Nelson, L. P., Architecture and Empire in Jamaica (New Haven and London, 2016).
Nilsson, S., European Architecture in India 1750–1850 (London, 1968).
Olwell, R. and Tully, A., Cultures and Identities in Colonial British America (Baltimore, 2006).
Upton, D., Architecture in the United States (Oxford, 1998).
Vickery, A. and Styles, J. (eds), Gender, Taste and Material Culture in Britain and North America, 1700–1830 (London and New Haven, 2006).
Volwahsen, A., Splendours of Imperial India: British Architecture in the 18th and 19th Centuries (London, 2004).
(1) The British government did not become directly involved in India until the Regulating Act of 1773, and even then the EIC remained largely in control until Crown rule was imposed in 1858. See S. Bose and A. Jalal, Modern South Asia: History, Culture, Political Economy (Oxford, 2004), pp. 54–62.
(2) See L. Colley, Britons: Forging the Nation, 1707–1823 (New Haven and London, 1992).
(p.22) (3) D. Upton, ‘Architectural History or Landscape History?’, Journal of Architectural Education, vol. 44 (August 1991), pp. 195–9.
(4) See R. A. Bach, Colonial Transformations: The Cultural Production of the New Atlantic World, 1580–1640 (Basingstoke, 2000); R. Blair St George (ed.), Material Life in America, 1600–1860 (Boston, 1988).
(5) On Atlantic identity, see R. Olwell and A. Tully, Cultures and Identities in Colonial British America (Baltimore, 2006).
(6) For discussion of taste and the consumption of classicism in eighteenth-century Britain and the Atlantic world, see B. L Herman and P. Guillery, ‘Negotiating Classicism in Eighteenth-century Deptford and Philadelphia’, in B. Arciszwekas and E. McKellar (eds), Articulating British Classicism: New Approaches to Eighteenth-Century Architecture (Aldershot, 2004), pp. 187–227; D. Maudlin, The Highland House Transformed: Architecture and Identity on the Edge of Britain (Dundee, 2009), pp. 61–79; A. Vickery and J. Styles (eds), Gender, Taste and Material Culture in Britain and North America, 1700–1830 (New Haven and London, 2006); and essays in D. Maudlin and B. L. Herman (eds), Building the Atlantic World: Spaces, Places, and Material Culture, 1600–1850 (Chapel Hill, 2016).
(7) On Pierre Bourdieu’s social theory of the social distinctiveness of taste in relation to architecture, see H. Webster, Bourdieu for Architects (London, 2011).
(8) A. L. Cummings, ‘The Availability of Architectural Books in Eighteenth-Century New England’, in K. Hafertepe and J. F. O’Gorman (eds), American Architects and their Books to 1848 (Amherst, 2001), pp. 1–16.
(9) See H. K. Bhabha, ‘DissemiNation: Time, Narrative, and the Margins of the Modern Nation’, in H. K. Bhabha (ed.), Nation and Narration (London, 1990), pp. 291–332.
(10) Arciszwekas and McKellar, Articulating British Classicism, pp. ix–xxv.
(11) e.g., B. Bailyn, Atlantic History, Concepts and Contours (Cambridge, Mass., 2005); D. Armitage and M. J. Braddick (eds), The British Atlantic World, 1500–1800, 2nd edn (Basingstoke, 2009).
(12) For instance, see C. R. Lounsbury, ‘Early American Architecture: A Transatlantic Perspective’, in C. R. Lounsbury, Essays in Early American Architectural History: A View from the Chesapeake (Charlottesville, 2011), pp. 17–32 ; L. P. Nelson, Architecture and Empire in Jamaica (New Haven and London, 2016).
(13) D. Maudlin, ‘Crossing Boundaries: Revisiting Some Thresholds of the Vernacular’, Vernacular Architecture, vol. 41 (2010), pp. 10–14.
(14) See C. Duffy, Fire and Stone: The Science of Fortress Warfare 1660–1860 (Edison, N.J., 2006).
(15) E. Mann, ‘First Lines of Defence: The Fortification of Bermuda in the Seventeenth Century’, in O. Horsfall Turner (ed.), The Mirror of Great Britain: National Identity in Seventeenth-Century British Architecture (Reading, 2012), pp. 51–73.
(16) <http://www.encyclopediavirginia.org/Houses_in_Early_Virginia_Indian_Society>, accessed 16 June 2014.
(17) P. Levine, The British Empire: Sunrise to Sunset (Harlow, 2013), pp. 70–92.
(18) See A. W. Lawrence, Trade Castles and Forts of West Africa (London, 1963).
(19) C. DeCorse, L. Gijanto, W. Roberts, and B. Sanyang, ‘An Archaeological Appraisal of Early European Settlement in The Gambia’, Nyame Akuma, vol. 73 (2010), pp. 55–64.
(20) L. P. Nelson, ‘Architecture of West African Enslavement’, Buildings and Landscapes, vol. 21:1 (2014), pp. 88–125; C. DeCorse, ‘Tools of Empire: Trade, Slaves, and the British Forts of West Africa’, in Maudlin and Herman, Building the Atlantic World, pp. 165–87. See also A. Van Dantzig, Forts and Castles of Ghana (Accra, 1980), p. 60.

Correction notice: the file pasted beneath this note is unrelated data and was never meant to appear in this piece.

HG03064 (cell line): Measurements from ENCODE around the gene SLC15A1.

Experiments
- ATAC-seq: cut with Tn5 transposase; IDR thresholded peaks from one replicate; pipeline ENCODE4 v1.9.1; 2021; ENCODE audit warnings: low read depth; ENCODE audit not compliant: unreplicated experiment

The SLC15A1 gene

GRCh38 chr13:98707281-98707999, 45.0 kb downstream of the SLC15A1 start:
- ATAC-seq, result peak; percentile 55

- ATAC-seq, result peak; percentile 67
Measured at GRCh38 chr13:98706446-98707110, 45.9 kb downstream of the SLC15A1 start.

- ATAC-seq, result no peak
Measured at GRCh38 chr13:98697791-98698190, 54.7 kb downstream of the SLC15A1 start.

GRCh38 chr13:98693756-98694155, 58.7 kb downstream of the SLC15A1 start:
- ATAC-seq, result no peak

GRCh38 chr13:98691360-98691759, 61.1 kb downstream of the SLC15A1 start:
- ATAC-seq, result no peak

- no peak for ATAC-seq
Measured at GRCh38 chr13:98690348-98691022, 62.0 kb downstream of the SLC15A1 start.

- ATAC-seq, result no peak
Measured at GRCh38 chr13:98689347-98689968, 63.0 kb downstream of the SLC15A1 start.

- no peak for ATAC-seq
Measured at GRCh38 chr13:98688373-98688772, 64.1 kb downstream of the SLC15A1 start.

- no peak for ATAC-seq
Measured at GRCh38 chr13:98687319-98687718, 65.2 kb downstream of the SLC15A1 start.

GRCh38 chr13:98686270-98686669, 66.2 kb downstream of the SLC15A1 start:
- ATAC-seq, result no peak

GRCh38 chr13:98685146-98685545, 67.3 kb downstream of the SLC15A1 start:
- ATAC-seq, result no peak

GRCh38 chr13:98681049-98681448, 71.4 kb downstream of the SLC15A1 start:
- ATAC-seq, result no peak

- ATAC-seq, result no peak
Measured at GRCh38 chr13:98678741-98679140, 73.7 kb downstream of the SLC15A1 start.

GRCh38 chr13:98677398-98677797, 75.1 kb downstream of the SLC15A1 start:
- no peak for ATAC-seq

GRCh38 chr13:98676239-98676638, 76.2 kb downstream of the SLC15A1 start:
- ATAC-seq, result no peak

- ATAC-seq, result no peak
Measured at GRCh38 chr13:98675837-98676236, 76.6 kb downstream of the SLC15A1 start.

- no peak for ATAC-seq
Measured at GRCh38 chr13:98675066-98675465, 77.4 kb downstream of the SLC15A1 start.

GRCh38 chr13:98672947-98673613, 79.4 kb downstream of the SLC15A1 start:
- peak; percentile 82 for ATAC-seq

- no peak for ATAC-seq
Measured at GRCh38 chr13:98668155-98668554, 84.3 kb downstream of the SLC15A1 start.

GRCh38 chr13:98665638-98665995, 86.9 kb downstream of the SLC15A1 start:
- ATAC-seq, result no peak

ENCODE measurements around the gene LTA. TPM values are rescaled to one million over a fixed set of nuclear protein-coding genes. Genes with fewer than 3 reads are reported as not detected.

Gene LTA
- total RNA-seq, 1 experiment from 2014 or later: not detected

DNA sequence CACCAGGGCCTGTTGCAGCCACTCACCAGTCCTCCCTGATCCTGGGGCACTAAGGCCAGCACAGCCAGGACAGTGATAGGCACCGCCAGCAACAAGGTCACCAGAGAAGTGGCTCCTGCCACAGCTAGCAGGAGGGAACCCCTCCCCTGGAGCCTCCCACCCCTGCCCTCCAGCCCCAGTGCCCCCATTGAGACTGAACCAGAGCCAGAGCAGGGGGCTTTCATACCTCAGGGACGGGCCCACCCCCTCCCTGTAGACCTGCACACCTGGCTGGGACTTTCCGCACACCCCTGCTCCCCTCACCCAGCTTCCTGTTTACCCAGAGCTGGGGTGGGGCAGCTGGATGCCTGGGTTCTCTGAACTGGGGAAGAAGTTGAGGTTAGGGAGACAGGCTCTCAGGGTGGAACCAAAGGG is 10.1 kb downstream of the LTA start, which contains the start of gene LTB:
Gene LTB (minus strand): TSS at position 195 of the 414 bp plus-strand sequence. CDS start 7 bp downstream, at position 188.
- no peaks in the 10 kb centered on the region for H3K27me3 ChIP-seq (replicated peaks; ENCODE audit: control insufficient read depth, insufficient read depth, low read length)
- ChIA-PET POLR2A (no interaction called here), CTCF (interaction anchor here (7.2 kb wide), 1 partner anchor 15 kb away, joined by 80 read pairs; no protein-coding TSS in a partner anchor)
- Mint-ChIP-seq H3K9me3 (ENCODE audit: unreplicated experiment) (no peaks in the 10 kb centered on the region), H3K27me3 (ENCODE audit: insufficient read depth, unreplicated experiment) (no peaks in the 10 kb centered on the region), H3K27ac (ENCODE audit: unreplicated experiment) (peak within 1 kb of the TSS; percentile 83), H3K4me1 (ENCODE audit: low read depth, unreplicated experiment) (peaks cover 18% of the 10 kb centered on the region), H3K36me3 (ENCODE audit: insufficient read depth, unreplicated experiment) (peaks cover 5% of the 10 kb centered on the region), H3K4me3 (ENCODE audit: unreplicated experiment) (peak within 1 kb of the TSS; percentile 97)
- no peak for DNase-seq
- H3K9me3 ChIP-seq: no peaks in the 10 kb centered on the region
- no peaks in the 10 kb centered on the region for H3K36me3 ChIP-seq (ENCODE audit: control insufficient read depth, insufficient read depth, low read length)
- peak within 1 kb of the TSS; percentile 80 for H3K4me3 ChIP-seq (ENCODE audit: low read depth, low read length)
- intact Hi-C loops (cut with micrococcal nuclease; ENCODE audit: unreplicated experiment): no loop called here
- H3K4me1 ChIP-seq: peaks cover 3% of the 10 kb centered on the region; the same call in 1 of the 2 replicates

(21) R. Loeber, ‘The Early Seventeenth-Century Ulster and Midland Plantations, Part II: The New Architecture’, in Horsfall Turner, The Mirror of Great Britain, pp. 101–39.
(22) Herman and Guillery, ‘Negotiating Classicism’, p. 207.
(23) For discussion of early modern public buildings in England, see P. Borsay, The English Urban Renaissance: Culture and Society in the Provincial Town, 1660–1770 (Oxford, 1990).
(24) For instance, see S. Nilsson, European Architecture in India 1750–1850 (London, 1968).
(25) C. Lounsbury, The Courthouse of Early Virginia: An Architectural History (Charlottesville, 2005), pp. 109–24.
(26) C. Lounsbury, From Statehouse to Courthouse: An Architectural History of South Carolina’s Colonial Capitol and Charleston County Courthouse (Columbia, S.C., 2001), pp. 39–41.
(27) ‘The Indian Subcontinent’, in D. Cruickshank, A. Saint, P. Blundell Jones, and K. Frampton (eds), Sir Bannister Fletcher’s A History of Architecture, 20th edn (Oxford, 2004), p. 1266. See also Chapter 8 in this volume.
(28) For instance, see ‘Dublin Castle’, in A. Jackson, Buildings of Empire (Oxford, 2013), pp. 12–33.
(29) E. McParland, Public Architecture in Ireland, 1680–1760 (New Haven and London, 2001). See also, H. Colvin, A Biographical Dictionary of British Architects 1600–1840, 3rd edn (New Haven and London, 1995), p. 386.
(30) D. Maudlin, ‘Robert Mylne, Thomas Telford and the Architecture of Improvement: The Planned Villages of the British Fisheries Society, 1786–1820’, Urban History, vol. 34:3 (2007), pp. 453–80.
(31) See P. Benes, Meetinghouses of Early New England (Amherst, 2012).
(32) See L. P. Nelson, The Beauty of Holiness: Anglicanism and Architecture in Colonial South Carolina (Chapel Hill, 2009).
(33) Bose and Jalal, Modern South Asia, p. 60.
(p.49) (34) For instance, see D. Upton, Architecture in the United States (Oxford, 1998), pp. 17–36.
(35) R. Tavernor, Palladio and Palladianism (London, 1991), pp. 181–7.
(37) For discussion of Jamaican plantation houses, see P. Farnsworth, Island Lives: Historical Archaeologies of the Caribbean (Tuscaloosa, 2001). For early social history of Jamaican plantations, see R. Dunn, Sugar and Slaves: The Rise of the Planter Class in the English West Indies, 1624–1713 (Chapel Hill, 1972).
(38) D. Maudlin, ‘Habitations of the Labourer: Improvement, Reform and the Neoclassical Cottage in Eighteenth-Century Britain’, Design History, vol. 23:1 (2010), pp. 7–20. For the architecture of slavery in particular, see the essays in C. Ellis and R. Ginsburg (eds), Cabin, Quarter, Plantation: Architecture and Landscapes of North American Slavery (New Haven, 2010).
(39) S. Hague, ‘Historiography and the Origins of the Gentleman’s House in the British Atlantic World’, in Horsfall Turner, The Mirror of Great Britain, pp. 233–61.
(40) Nilsson, European Architecture in India, pp. 107–8; P. Davies, Splendours of the Raj: British Architecture in India 1660–1947 (Harmondworth, 1987), pp. 32–9.
(41) J. Malton, An Essay on British Cottage Architecture (London, 1798), p. 10.
(42) Herman and Guillery, ‘Negotiating Classicism’, p. 207.
(44) <http://www.benjaminfranklinhouse.org/site/sections/default.htm>, accessed 17 June 2014.
(45) Herman and Guillery, ‘Negotiating Classicism’, p. 207.
(46) A. H. Ameri, ‘Housing Ideologies in the New England and Chesapeake Bay Colonies, c. 1650–1700’, Journal of the Society of Architectural Historians ( JSAH ), vol. 56:1 (1997), pp. 6–15.
(47) Maudlin, Highland House Transformed, pp. 106–27.
(48) R. MacKinnon, ‘Log Architecture on Cape Breton Island, Nova Scotia: Cultural Borrowing and Adaptation’, Material Culture, vol. 24.3 (1992), pp. 1–18.